The lack of effective treatments for Alzheimer's disease (AD) is alarming, considering the number of people currently affected by this disorder and the projected increase over the next few decades. Elevated homocysteine (Hcy) levels double the risk of developing AD. Choline, a primary dietary source of methyl groups, converts Hcy to methionine and reduces age-dependent cognitive decline. Here, we tested the transgenerational benefits of maternal choline supplementation (ChS; 5.0 g/kg choline chloride) in two generations (Gen) of APP/PS1 mice. We first exposed 2.5-month-old mice to the ChS diet and allowed them to breed with each other to generate Gen-1 mice. Gen-1 mice were exposed to the ChS diet only during gestation and lactation; once weaned at postnatal day 21, Gen-1 mice were then kept on the control diet for the remainder of their life. We also bred a subset of Gen-1 mice to each other and obtained Gen-2 mice; these mice were never exposed to ChS. We found that ChS reduced A beta load and microglia activation, and improved cognitive deficits in old Gen-1 and Gen-2 APP/PS1 mice. Mechanistically, these changes were linked to a reduction in brain Hcy levels in both generations. Further, RNA-Seq data from APP/PS1 hippocampal tissue revealed that ChS significantly changed the expression of 27 genes. These genes were enriched for inflammation, histone modifications, and neuronal death functional classes. Our results are the first to demonstrate a transgenerational benefit of ChS and suggest that modifying the maternal diet with additional choline reduces AD pathology across multiple generations.

Maternal choline supplementation ameliorates Alzheimer's disease pathology by reducing brain homocysteine levels across multiple generations

Caccamo, Antonella
Penultimo
;
Oddo, Salvatore
Ultimo
2020-01-01

Abstract

The lack of effective treatments for Alzheimer's disease (AD) is alarming, considering the number of people currently affected by this disorder and the projected increase over the next few decades. Elevated homocysteine (Hcy) levels double the risk of developing AD. Choline, a primary dietary source of methyl groups, converts Hcy to methionine and reduces age-dependent cognitive decline. Here, we tested the transgenerational benefits of maternal choline supplementation (ChS; 5.0 g/kg choline chloride) in two generations (Gen) of APP/PS1 mice. We first exposed 2.5-month-old mice to the ChS diet and allowed them to breed with each other to generate Gen-1 mice. Gen-1 mice were exposed to the ChS diet only during gestation and lactation; once weaned at postnatal day 21, Gen-1 mice were then kept on the control diet for the remainder of their life. We also bred a subset of Gen-1 mice to each other and obtained Gen-2 mice; these mice were never exposed to ChS. We found that ChS reduced A beta load and microglia activation, and improved cognitive deficits in old Gen-1 and Gen-2 APP/PS1 mice. Mechanistically, these changes were linked to a reduction in brain Hcy levels in both generations. Further, RNA-Seq data from APP/PS1 hippocampal tissue revealed that ChS significantly changed the expression of 27 genes. These genes were enriched for inflammation, histone modifications, and neuronal death functional classes. Our results are the first to demonstrate a transgenerational benefit of ChS and suggest that modifying the maternal diet with additional choline reduces AD pathology across multiple generations.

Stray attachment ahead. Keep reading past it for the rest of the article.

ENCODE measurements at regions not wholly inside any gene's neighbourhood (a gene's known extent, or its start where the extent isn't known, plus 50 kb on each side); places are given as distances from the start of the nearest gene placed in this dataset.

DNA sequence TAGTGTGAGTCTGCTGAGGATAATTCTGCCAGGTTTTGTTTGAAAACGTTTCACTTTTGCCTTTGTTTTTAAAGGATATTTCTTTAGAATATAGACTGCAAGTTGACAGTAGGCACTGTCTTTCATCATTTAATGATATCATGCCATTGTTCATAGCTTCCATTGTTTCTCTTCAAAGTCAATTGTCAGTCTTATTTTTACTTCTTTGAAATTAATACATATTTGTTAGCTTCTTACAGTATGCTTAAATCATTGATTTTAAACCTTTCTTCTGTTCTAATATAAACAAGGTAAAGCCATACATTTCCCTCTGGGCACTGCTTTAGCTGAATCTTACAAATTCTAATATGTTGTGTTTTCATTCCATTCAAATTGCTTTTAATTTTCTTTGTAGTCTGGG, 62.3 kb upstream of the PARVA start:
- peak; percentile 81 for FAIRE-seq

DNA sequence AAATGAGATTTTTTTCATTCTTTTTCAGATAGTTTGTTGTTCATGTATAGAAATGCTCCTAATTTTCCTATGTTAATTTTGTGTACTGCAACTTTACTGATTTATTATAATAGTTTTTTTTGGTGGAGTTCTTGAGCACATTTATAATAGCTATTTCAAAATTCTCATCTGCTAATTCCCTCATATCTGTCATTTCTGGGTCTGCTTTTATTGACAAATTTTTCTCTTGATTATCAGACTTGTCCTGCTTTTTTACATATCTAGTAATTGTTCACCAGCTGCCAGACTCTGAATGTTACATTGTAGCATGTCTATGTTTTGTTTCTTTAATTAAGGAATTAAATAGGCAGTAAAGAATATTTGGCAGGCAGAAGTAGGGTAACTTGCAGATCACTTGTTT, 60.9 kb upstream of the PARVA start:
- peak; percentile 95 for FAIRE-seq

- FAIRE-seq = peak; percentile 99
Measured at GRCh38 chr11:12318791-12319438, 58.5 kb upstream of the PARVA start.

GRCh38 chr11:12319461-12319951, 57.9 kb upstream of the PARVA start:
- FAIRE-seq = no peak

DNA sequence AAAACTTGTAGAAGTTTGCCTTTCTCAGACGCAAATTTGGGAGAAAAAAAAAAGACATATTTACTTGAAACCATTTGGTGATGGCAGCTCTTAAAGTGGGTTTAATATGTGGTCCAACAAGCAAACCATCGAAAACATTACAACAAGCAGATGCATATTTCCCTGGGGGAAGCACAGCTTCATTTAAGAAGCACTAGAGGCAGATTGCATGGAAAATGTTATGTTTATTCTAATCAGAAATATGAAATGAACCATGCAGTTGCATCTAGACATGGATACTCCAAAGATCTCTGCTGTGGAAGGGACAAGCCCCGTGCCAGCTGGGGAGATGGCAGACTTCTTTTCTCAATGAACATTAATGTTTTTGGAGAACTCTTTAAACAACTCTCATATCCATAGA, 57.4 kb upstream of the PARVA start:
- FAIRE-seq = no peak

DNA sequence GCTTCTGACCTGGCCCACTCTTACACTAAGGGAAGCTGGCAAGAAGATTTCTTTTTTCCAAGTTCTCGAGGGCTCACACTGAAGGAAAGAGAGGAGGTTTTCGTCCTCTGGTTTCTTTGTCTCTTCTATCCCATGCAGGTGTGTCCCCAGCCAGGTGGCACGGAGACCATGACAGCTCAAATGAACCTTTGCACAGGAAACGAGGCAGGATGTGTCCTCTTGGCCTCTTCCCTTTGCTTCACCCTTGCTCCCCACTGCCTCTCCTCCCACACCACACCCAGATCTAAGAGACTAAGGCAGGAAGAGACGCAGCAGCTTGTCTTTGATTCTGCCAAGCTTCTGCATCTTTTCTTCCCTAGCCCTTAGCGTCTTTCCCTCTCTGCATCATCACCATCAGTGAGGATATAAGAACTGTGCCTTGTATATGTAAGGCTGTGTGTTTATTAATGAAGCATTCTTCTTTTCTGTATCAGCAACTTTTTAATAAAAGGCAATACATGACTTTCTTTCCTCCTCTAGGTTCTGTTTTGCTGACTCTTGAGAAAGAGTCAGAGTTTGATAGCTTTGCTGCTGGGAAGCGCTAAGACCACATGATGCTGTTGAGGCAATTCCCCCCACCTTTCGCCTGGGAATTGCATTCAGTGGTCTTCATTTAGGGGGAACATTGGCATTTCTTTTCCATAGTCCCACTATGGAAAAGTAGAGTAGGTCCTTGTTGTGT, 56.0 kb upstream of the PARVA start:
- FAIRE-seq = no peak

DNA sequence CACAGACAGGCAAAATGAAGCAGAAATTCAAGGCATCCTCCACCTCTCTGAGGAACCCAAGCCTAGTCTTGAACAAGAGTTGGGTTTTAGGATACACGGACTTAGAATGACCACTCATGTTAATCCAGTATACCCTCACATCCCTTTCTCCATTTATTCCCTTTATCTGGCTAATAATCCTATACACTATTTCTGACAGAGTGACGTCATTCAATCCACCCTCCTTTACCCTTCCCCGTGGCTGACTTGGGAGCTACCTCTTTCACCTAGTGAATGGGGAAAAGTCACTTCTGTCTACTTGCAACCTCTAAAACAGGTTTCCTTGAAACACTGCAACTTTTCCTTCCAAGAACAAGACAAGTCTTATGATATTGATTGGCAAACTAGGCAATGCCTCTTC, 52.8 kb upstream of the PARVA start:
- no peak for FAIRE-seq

2020
File in questo prodotto:
File Dimensione Formato  
Velazquez et al 2020 transgenerational effects.pdf.pdf

solo gestori archivio

Tipologia: Versione Editoriale (PDF)
Licenza: Tutti i diritti riservati (All rights reserved)
Dimensione 3.97 MB
Formato Adobe PDF
3.97 MB Adobe PDF   Visualizza/Apri   Richiedi una copia
Pubblicazioni consigliate

I documenti in IRIS sono protetti da copyright e tutti i diritti sono riservati, salvo diversa indicazione.

Utilizza questo identificativo per citare o creare un link a questo documento: https://hdl.handle.net/11570/3248732
Citazioni
  • ???jsp.display-item.citation.pmc??? 32
  • Scopus 44
  • ???jsp.display-item.citation.isi??? 45
social impact